She rushes to find the DVD amid haphazard stacks of movies. “Yes, here it is!” she calls out. “You see, it’s about this broken man with no will to live. He creates these amazing replicas of an imaginary French community during World War II. It’s just so moving.”
A small group of customers and young clerks — cineastes, all — swarms around Annie, who, at 60, has long, wizardly gray hair, pink cheeks and a gentle, motherly manner. She starts to brainstorm a possible double feature.
“Maybe ‘Crumb,’ about the cartoonist,” she suggests. “They’re both about taking your issues and working through them with art.”
This sort of film-school moment is a regular occurrence at Video Americain, which stocks everything from “La Dolce Vita” to “Bill and Ted’s Bogus Journey.” Here, the movies are organized by director, and sections are devoted to everything from “Silent” to “Film Noir” to “British Kitchen Sink” (in which, explains Barry Solan, “the main character — a working-class antihero — usually gets sick in the sink at some point”).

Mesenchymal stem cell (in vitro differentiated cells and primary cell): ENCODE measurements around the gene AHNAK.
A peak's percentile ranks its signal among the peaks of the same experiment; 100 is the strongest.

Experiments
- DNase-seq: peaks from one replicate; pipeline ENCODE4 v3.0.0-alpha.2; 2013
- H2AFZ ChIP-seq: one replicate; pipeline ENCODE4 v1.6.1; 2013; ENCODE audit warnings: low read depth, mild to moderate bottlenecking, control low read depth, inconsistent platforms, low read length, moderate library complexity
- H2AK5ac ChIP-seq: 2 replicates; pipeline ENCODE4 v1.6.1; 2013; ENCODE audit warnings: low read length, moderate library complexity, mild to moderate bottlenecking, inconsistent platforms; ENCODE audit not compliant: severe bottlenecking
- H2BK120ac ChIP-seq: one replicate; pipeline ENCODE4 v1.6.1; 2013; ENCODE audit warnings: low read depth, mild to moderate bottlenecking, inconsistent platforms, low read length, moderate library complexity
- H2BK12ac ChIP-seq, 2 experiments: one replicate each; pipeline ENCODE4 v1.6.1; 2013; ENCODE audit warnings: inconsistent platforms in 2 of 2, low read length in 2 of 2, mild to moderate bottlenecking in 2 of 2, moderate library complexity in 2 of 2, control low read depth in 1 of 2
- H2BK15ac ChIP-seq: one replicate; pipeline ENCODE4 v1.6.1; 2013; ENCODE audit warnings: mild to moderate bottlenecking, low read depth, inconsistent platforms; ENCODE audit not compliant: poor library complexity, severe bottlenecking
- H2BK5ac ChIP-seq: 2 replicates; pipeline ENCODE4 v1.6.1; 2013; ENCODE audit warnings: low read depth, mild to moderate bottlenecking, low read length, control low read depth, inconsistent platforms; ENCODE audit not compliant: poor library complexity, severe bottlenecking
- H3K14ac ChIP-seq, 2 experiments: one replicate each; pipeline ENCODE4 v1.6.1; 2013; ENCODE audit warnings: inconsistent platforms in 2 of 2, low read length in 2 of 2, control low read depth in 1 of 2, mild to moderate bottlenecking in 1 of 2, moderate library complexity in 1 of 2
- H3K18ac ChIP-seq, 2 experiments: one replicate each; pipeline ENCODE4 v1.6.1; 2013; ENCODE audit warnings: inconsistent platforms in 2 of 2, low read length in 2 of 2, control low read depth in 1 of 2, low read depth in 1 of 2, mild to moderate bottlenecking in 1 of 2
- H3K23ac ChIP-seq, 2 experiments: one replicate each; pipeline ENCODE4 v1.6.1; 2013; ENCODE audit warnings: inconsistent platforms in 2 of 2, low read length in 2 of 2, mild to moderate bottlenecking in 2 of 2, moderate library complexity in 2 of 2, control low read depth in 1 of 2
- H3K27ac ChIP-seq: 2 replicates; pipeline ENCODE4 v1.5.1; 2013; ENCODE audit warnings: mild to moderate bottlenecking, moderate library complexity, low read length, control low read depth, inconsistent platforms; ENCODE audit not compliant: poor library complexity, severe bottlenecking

But this is Video Americain, and it’s 2012. Last week, to no one’s surprise, the Solans announced that they will close their doors at the end of next month. The store recently rented its final video and is now focused on selling off inventory. A committee of longtime customers is organizing a party Jan. 11 in the store’s honor. Takoma Park TV will be on hand to record customers’ memories.
In the heyday of video rental — the 1990s — the video store was one of six owned by the Solans. There is a surviving store in Baltimore’s Roland Park neighborhood, but it, too, will soon have to move or close, Barry, 61, says. “I’ve run a lot of businesses that have failed spectacularly, and I’ve always been a buy-high-and-sell-low guy who’s never had an interest in making a lot of money,” he says.
On a recent afternoon, the couple collapse onto the lumpy sofa in the middle of the store for a chat. Beneath their feet is a worn carpet sprinkled with stray pistachio shells and crumbs from the mini-pretzels that Barry offers to customers. In front of them is a chipped coffee table piled high with movie catalogues, and above them is an aging flat-screen TV playing an episode of the 2003 BBC drama “The Lost Prince.” They commute to the store from their home in Newark, Del.; a local couple often lets them sleep over in Takoma Park to save them the commute. And there’s always that lumpy sofa.
Annie says the first movie she saw by herself was Franco Zeffirelli’s “Romeo and Juliet” (1968). She was 16, and she loved the film so much that she called her mother from a pay phone to ask if she could see it again. Barry says that he saw that same movie on one of his first dates.